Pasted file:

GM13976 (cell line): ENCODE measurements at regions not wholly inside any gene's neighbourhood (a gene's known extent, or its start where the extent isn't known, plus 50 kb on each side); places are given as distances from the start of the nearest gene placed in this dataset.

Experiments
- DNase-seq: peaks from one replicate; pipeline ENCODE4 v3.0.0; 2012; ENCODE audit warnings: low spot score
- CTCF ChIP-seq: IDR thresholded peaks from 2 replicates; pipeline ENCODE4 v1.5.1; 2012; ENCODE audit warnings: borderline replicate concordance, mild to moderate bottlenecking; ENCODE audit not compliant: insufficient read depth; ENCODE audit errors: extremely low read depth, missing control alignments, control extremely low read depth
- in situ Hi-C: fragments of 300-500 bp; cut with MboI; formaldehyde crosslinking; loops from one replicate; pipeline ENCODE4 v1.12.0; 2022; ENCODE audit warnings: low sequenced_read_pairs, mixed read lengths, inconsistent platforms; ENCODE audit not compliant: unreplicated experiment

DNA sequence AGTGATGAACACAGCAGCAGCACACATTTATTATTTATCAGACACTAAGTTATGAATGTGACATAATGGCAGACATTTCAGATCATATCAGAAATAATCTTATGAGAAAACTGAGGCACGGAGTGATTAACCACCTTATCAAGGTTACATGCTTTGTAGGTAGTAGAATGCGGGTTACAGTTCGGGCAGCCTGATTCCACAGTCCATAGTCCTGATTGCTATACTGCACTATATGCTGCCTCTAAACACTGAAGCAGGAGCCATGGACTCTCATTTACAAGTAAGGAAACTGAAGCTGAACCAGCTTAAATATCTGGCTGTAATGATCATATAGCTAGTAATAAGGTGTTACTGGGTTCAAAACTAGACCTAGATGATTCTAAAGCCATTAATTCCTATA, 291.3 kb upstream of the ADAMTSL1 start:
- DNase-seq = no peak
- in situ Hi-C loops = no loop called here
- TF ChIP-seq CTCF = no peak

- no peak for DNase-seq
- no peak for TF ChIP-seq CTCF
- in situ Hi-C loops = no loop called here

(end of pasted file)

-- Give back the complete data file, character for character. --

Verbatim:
GM13976 (cell line): ENCODE measurements at regions not wholly inside any gene's neighbourhood (a gene's known extent, or its start where the extent isn't known, plus 50 kb on each side); places are given as distances from the start of the nearest gene placed in this dataset.

Experiments
- DNase-seq: peaks from one replicate; pipeline ENCODE4 v3.0.0; 2012; ENCODE audit warnings: low spot score
- CTCF ChIP-seq: IDR thresholded peaks from 2 replicates; pipeline ENCODE4 v1.5.1; 2012; ENCODE audit warnings: borderline replicate concordance, mild to moderate bottlenecking; ENCODE audit not compliant: insufficient read depth; ENCODE audit errors: extremely low read depth, missing control alignments, control extremely low read depth
- in situ Hi-C: fragments of 300-500 bp; cut with MboI; formaldehyde crosslinking; loops from one replicate; pipeline ENCODE4 v1.12.0; 2022; ENCODE audit warnings: low sequenced_read_pairs, mixed read lengths, inconsistent platforms; ENCODE audit not compliant: unreplicated experiment

DNA sequence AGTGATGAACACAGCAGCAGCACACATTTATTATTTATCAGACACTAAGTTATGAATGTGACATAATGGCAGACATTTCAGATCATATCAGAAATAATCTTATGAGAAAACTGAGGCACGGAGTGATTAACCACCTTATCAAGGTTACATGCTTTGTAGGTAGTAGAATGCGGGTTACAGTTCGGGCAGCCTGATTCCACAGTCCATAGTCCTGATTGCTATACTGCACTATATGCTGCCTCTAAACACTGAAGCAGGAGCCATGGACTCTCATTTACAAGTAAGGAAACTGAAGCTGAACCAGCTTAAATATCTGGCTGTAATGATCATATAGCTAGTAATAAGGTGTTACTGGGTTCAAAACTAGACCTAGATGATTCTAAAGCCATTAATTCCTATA, 291.3 kb upstream of the ADAMTSL1 start:
- DNase-seq = no peak
- in situ Hi-C loops = no loop called here
- TF ChIP-seq CTCF = no peak

- no peak for DNase-seq
- no peak for TF ChIP-seq CTCF
- in situ Hi-C loops = no loop called here